Ramunda and Derrick Young gained inspiration for their bookstore’s name from their daughter, Mahogany. The shop sells books written by and about people of the African Diaspora. (Courtesy Photo, credit to Kea Taylor)

By Megan Sayles, AFRO Business Writer
Report for America Corps Member
Msayles@afro.com

MahoganyBooks, a bookstore that exclusively sells works written by and about people of the African Diaspora, is opening its second store at the National Harbor in Prince George’s County.

Co-founders and owners Ramunda and Derrick Young initially intended to launch this location on June 19 to commemorate the Juneteenth holiday, but the permit process was delayed, in part because of the pandemic. The couple is hoping to open the shop this Saturday, July 3, but if not, they plan to host their soft launch next week. 

MahoganyBooks derives its name from the Youngs’ daughter, Mahogany, as well as the color, which the couple said represents the strength and beauty of the Black community. It originally opened as an online bookstore in 2007, and in 2017, the Youngs established their first bricks-and-mortar location in the Anacostia neighborhood in Washington, D.C. 

Now, they are migrating to Prince George’s County to reach their target audience. The county’s population is 63% African-American, and they said it’s important to provide the community with a bookstore that focuses on them. 

As young people, both Ramunda and Derrick had an interest in books. Growing up in Tulsa, Oklahoma, Ramunda did not have access to books written by or about Black people until she attended college, but it was important for her to learn more about the history and accomplishments of her community. 

“Knowing how important our history is and knowing how impactful our culture is was a huge impetus for why we started,” said Ramunda. 

According to Derrick, books were a significant part of his childhood, but similar to Ramunda, they really began to impact him when he attended college. Through reading, he was better able to identify his roots and discover what he wanted to become of his legacy.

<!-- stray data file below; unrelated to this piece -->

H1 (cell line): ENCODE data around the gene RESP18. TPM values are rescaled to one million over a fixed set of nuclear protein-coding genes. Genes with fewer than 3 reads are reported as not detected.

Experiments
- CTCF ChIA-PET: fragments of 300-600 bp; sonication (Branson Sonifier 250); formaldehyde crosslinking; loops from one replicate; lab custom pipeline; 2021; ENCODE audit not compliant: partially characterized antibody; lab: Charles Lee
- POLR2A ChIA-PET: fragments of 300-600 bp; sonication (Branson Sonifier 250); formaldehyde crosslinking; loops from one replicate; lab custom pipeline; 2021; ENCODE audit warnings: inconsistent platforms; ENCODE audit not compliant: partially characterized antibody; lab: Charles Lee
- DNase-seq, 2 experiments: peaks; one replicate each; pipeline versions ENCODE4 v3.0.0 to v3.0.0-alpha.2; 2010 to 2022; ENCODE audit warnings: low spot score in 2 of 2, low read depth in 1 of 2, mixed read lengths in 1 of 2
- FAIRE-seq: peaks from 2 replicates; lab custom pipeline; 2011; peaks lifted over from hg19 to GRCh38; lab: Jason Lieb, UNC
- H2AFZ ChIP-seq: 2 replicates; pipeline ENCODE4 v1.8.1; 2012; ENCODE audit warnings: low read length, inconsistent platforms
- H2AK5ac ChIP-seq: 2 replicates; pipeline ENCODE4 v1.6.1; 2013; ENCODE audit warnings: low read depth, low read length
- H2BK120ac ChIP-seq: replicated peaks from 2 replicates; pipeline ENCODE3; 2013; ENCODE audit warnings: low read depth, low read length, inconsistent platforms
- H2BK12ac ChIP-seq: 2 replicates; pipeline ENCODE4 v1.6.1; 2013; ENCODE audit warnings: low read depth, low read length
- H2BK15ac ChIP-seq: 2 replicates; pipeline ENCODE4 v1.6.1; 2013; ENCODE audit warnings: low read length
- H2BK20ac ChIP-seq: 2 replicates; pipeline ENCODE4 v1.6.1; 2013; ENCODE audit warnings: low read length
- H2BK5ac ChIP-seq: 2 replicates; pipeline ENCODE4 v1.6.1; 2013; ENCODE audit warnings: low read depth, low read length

“I wanted to be able to be in business for myself, but in doing that, I wanted to find something that would allow me to have an impact and give back in a way that I had the chance to grow from and be empowered by,” said Derrick. 

Although MahoganyBooks is targeted at the Black community, it also serves as an educational setting for the wider American community where regardless of ideology, ethnicity, gender and sexuality, people can access information to better themselves. 

“When people connect with other ethnicities and backgrounds it creates empathy, and right now, more than ever in the world, we need more empathy,” said Ramunda. “We need to understand different cultures and ethnicities, and Black books allow people to do that.” 

The new location is three times the size of the Anacostia bookstore and will provide a larger selection of books for customers to browse. MahoganyBooks is also partnering with Jirani Coffeehouse, a Black-owned business, to serve coffee to its patrons. 

Although being in business together as a married couple has come with its challenges, the mutual respect and trust Ramunda and Derrick share has allowed them to capitalize on their strengths and remain successful. 

“I learn from him, and he learns from me, and we grow, not just as business people, but as a husband and wife team as well,” said Ramunda.

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